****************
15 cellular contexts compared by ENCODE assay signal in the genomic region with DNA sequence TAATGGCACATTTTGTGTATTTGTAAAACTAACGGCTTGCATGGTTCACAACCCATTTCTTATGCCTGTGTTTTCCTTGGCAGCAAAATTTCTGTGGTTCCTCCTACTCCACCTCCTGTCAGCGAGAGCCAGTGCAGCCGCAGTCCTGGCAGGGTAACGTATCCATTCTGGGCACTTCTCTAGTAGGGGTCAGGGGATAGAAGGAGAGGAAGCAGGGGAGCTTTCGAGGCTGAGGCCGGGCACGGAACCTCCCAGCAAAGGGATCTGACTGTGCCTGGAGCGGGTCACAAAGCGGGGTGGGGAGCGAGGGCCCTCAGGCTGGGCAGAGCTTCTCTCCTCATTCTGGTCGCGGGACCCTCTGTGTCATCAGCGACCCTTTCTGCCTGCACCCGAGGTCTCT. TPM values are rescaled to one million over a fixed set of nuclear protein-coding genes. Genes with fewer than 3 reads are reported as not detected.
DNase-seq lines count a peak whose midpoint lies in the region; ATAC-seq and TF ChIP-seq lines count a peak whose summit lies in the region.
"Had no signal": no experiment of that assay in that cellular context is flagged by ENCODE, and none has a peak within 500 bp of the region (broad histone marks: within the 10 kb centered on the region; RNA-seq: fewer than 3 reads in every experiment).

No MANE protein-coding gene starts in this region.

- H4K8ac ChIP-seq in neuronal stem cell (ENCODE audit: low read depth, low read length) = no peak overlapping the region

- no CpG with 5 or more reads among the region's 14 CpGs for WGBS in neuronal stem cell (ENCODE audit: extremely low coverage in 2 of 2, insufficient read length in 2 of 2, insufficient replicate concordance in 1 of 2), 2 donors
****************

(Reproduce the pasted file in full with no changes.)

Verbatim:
15 cellular contexts compared by ENCODE assay signal in the genomic region with DNA sequence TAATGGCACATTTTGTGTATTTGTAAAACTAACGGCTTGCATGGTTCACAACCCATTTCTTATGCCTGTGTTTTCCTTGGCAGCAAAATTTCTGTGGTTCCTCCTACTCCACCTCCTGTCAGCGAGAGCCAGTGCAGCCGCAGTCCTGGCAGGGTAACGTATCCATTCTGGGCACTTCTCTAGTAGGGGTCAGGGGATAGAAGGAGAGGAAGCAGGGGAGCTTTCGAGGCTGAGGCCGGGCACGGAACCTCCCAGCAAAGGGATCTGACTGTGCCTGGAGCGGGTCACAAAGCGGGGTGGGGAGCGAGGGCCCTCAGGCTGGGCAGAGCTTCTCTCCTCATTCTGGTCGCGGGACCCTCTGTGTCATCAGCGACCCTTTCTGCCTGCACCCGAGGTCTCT. TPM values are rescaled to one million over a fixed set of nuclear protein-coding genes. Genes with fewer than 3 reads are reported as not detected.
DNase-seq lines count a peak whose midpoint lies in the region; ATAC-seq and TF ChIP-seq lines count a peak whose summit lies in the region.
"Had no signal": no experiment of that assay in that cellular context is flagged by ENCODE, and none has a peak within 500 bp of the region (broad histone marks: within the 10 kb centered on the region; RNA-seq: fewer than 3 reads in every experiment).

No MANE protein-coding gene starts in this region.

- H4K8ac ChIP-seq in neuronal stem cell (ENCODE audit: low read depth, low read length) = no peak overlapping the region

- no CpG with 5 or more reads among the region's 14 CpGs for WGBS in neuronal stem cell (ENCODE audit: extremely low coverage in 2 of 2, insufficient read length in 2 of 2, insufficient replicate concordance in 1 of 2), 2 donors